I have not looked into strip quilting, I'm not very familiar with quilting jargon, but I understand what I want to do... which often results in me watching YouTube videos to have the words to explain the things. I will go see what it is all about.

I got myself a dog bed as a couch (there might be a fancy yoga term for that), which I will use as a test run for my quilting project.
Thing is, that means that I have to finish laying out the top of the quilt, to see how much of what I have left for the "couch" cover... so a lot more sewing and ironing needs to happen.
I didn't work out how much of what I needed from the beginning as its made up of various left over pieced of material from other projects, a box of scraps I was gifted, and some of it I bought.
Figured I would make some pillows.
 
Leigh Martin
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I've been thinking about how one might provide this batting for the middles of quilts from raw materials rather than already made (purchased old blankets or premade batting of any sort). Animal fibers are first to mind. Sheep, alpaca, goat or rabbit are the most common "farm" animals I think of. These fibers don't require spinning before a usable cloth can be made. They all FELT. And they are all very warm fibers. It's part of my expanding plan for my near future. I figure I've got a good 15 more years of robust activity left in me, as long as I pace myself and take on each new thing only 1 or 2 at a time.



Hi Cindy,

I used to keep Angora rabbits with this purpose in mind. I did brush out and spin their wool using what I assume was a Turkish hand spindle.
Could be used raw. I didn't wash or process the wool prior to spinning, but I did find that some (maybe 2-3) years later some mites got in it and ate up all the wool and left behind a powdery dust.
I don't know if there is something you'd treat it with, but would advise looking into it, cause that could result in a lot of sadness for a lot of hard work. it did discourage me from ever spinning wool again.

Let me know if you have a way of treating natural fibers.
 
Leigh Martin
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Quilt pictures!


The top is just about done.
Spent a lot of time thinking whilst working on the top of this quilt.
Eventually the biggest issue was getting the blocks to meet up, and figured if I quilted them in sections and then tried to get them to meet up it might be quite challenging.
The other concern was all the hand work that went into stitching together the batting in the ‘quilt as you go’ video.
So I’ve decided to sandwich the whole thing... or half & half, then secure (pin down/ knot up) by hand, then machine quilt the sandwich.

Any recommendations on the best way to secure a quilt sandwich?
D22AFB9F-FA6B-44FC-9D7B-083A2D3FF384.jpeg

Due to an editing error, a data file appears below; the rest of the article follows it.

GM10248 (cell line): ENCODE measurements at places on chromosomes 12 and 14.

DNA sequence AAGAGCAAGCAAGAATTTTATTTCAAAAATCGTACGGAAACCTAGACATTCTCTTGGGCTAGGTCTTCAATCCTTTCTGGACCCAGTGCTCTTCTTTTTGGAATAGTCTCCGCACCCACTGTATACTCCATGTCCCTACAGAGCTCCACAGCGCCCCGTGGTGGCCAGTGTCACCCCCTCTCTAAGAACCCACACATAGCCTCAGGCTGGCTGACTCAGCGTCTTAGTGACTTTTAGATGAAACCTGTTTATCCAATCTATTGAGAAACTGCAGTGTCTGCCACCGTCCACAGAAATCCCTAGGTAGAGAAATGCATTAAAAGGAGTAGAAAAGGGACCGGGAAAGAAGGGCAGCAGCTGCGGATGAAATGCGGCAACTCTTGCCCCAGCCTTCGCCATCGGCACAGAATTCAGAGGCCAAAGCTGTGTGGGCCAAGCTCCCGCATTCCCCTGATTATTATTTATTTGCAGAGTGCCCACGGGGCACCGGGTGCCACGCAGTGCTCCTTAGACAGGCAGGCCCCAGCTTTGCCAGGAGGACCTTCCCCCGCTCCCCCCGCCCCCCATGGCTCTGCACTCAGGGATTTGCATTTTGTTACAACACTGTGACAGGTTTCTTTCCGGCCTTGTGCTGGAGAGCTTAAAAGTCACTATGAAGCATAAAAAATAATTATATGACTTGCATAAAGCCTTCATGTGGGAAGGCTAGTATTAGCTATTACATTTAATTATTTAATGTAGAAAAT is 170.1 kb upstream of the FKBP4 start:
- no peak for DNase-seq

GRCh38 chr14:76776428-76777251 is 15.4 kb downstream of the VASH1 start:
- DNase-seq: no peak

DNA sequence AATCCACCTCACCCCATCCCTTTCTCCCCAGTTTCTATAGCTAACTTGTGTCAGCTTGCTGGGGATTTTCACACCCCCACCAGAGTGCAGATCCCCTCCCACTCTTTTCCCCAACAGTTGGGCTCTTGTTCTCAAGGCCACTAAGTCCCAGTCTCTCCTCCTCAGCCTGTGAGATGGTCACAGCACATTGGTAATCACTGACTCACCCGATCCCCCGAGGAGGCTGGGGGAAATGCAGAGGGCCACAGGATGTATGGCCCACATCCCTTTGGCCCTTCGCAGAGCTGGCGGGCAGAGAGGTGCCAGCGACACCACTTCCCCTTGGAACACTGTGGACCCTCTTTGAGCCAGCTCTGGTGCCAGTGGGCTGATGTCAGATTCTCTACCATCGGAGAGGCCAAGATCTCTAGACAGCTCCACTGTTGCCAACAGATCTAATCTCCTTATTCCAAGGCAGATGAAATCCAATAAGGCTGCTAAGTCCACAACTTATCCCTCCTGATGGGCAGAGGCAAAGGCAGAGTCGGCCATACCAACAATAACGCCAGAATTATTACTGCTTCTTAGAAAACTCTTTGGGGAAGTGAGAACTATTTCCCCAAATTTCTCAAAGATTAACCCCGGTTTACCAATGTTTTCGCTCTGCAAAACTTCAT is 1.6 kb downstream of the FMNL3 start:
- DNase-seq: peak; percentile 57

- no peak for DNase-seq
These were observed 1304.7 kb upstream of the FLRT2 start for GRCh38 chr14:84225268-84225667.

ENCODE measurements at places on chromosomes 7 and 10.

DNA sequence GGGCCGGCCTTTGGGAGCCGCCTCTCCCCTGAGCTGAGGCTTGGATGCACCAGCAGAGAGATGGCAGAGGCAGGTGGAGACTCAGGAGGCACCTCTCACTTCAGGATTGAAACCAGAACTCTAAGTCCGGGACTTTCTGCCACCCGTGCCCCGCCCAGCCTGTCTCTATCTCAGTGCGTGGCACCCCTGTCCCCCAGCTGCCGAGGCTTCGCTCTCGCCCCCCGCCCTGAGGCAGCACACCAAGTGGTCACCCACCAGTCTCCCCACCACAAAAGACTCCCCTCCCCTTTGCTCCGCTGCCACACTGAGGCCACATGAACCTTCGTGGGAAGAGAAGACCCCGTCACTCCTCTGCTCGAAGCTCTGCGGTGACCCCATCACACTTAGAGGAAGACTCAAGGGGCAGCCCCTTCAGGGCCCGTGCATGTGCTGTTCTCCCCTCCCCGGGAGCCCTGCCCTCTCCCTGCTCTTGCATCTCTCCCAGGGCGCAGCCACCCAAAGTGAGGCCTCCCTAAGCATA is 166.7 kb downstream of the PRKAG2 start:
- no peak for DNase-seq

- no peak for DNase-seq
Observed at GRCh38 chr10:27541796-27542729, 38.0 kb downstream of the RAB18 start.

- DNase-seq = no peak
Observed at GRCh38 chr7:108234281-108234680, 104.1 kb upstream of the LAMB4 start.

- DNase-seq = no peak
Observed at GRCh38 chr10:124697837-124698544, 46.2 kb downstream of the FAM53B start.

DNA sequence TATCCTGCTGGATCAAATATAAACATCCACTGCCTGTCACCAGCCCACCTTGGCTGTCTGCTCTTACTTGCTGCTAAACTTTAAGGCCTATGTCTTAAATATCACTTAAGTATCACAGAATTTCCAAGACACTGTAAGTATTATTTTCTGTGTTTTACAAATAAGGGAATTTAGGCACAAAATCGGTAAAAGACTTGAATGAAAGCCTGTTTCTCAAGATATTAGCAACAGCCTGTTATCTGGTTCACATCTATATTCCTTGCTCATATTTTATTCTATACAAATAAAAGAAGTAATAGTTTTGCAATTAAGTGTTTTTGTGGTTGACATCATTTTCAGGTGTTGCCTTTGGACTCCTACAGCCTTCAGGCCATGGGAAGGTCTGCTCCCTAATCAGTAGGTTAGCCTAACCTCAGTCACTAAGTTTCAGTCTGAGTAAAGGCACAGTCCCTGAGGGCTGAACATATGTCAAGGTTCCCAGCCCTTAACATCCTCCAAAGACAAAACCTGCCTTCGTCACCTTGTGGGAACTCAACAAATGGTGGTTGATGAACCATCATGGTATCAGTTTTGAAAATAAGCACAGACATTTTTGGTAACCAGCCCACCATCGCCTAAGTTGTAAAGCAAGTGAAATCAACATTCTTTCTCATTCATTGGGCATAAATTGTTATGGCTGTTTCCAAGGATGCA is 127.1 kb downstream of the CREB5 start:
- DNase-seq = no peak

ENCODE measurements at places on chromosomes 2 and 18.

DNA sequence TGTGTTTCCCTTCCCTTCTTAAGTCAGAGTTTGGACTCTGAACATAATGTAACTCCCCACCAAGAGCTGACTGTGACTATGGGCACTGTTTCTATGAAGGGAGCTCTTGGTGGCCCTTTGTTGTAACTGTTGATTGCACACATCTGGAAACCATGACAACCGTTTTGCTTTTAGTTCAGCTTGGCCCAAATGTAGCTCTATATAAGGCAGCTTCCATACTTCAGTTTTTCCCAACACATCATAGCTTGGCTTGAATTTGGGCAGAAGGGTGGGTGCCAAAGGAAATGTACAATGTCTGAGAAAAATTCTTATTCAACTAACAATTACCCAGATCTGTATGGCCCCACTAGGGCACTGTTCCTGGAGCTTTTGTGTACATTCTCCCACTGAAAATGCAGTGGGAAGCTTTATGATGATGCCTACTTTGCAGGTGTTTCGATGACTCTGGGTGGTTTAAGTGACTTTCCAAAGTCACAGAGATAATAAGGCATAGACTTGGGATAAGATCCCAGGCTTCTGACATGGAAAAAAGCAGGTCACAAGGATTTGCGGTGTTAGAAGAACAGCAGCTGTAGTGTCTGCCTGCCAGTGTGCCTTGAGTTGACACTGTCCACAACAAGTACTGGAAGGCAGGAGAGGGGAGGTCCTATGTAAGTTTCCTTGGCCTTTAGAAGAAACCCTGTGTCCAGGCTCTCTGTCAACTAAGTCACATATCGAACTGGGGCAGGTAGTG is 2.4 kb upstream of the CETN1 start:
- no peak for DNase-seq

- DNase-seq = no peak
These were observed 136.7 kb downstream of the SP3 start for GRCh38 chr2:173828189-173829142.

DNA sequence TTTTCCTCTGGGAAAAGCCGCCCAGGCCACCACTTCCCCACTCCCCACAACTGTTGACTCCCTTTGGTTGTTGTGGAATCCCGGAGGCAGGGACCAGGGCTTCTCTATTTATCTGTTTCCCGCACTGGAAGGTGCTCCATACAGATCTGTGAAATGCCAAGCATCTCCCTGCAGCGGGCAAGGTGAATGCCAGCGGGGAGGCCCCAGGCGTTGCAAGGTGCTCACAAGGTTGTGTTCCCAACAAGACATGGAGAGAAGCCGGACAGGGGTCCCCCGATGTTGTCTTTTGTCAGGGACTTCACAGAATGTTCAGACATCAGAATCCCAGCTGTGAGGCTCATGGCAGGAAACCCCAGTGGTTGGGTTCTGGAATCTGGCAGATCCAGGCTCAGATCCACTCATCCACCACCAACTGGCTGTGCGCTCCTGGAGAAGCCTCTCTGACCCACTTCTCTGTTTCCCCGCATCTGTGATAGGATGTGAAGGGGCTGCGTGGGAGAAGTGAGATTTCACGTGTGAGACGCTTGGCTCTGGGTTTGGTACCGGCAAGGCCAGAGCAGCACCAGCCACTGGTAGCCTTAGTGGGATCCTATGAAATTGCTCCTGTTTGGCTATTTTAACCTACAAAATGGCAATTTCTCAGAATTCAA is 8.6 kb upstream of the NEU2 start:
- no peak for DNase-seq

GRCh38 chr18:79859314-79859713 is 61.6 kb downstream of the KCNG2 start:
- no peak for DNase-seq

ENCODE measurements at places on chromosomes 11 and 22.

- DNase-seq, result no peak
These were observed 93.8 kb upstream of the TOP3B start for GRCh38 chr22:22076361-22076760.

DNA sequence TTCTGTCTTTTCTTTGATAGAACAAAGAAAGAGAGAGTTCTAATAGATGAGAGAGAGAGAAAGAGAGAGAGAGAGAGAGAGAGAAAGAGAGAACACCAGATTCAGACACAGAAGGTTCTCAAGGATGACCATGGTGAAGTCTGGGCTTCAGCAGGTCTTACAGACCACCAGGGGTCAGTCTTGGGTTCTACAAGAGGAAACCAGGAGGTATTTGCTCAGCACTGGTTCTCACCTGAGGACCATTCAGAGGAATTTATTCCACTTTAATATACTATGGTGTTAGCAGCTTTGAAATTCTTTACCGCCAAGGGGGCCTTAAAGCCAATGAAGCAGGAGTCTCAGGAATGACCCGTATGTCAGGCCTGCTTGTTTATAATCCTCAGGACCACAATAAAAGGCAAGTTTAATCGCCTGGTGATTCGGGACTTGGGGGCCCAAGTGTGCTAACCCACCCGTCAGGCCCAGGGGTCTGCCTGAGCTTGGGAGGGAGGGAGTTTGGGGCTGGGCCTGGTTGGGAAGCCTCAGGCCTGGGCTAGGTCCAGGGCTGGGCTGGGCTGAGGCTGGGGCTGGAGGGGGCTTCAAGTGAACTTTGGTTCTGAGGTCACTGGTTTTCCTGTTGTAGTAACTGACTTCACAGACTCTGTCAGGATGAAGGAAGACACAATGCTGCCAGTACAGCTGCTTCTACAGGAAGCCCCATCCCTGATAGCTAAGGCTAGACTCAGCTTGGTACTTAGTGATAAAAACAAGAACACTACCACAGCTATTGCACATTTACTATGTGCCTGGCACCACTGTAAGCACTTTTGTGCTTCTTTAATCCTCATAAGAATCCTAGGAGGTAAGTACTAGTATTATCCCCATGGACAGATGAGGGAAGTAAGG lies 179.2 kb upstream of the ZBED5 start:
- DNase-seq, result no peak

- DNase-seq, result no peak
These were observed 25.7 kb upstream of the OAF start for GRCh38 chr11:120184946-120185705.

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77000F2A-94A8-40B3-ACC4-E82FB1103E44.jpeg
[Thumbnail for 77000F2A-94A8-40B3-ACC4-E82FB1103E44.jpeg]
 
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Hi,

I've helped my wife with her quilts.  For the king size we get some tables together and lay the whole thing out. Backing first, then batting then finished quilt top. Square it up, tape it down, and pin it. Then she machine quilts the whole thing, using stitch in the ditch. She starts quilting long ways first. The fabrick is rolled and bunched up under the arm of the machine, and she moves it along as she quilts. Half way through she turns it around and starts from the other side. Then she starts on the shorter sides. After it is quilted we take out the pins. (Of course having a non quilter help you can be well Ive put pins in the ditch sometimes. Yep broken needles.)

 
Cindy Haskin
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I use the largest safety pins I can find, and plenty of them. I know that Joann Fabrics carries a large bag of like 50 or 100. I use like 30 or 40 for a twin/full size.

Your top is spectacular.
 
Carla Burke
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Beautifully done, Leigh!
 
Arthur Angaran
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Hi,   Your quilt is really beautiful. I hope whoever receives it appreciates all the work you put into it.   Please show us a picture when you put the binding on it.

If I read this right you have quilted as you go. And you have 2 halves needing attaching. It might be hard depending on the thickness of the batting but try rolling one half and put that under the arm of the machine. If it fits then the other half rolled up outside the machine and sew the two together. If its not exactly perfect, my wife's favorite saying is "2 feet on a galloping horse". or if you can't see it from 2 feet on a galloping horse it's perfect.

Oh and those curved safety pins we use, why is it she can put in four for every one I do.
 
Carla Burke
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There are safety pins made just for this. They look like someone took a bunch of normal safety pins and bent them. Joann Fabrics carries them.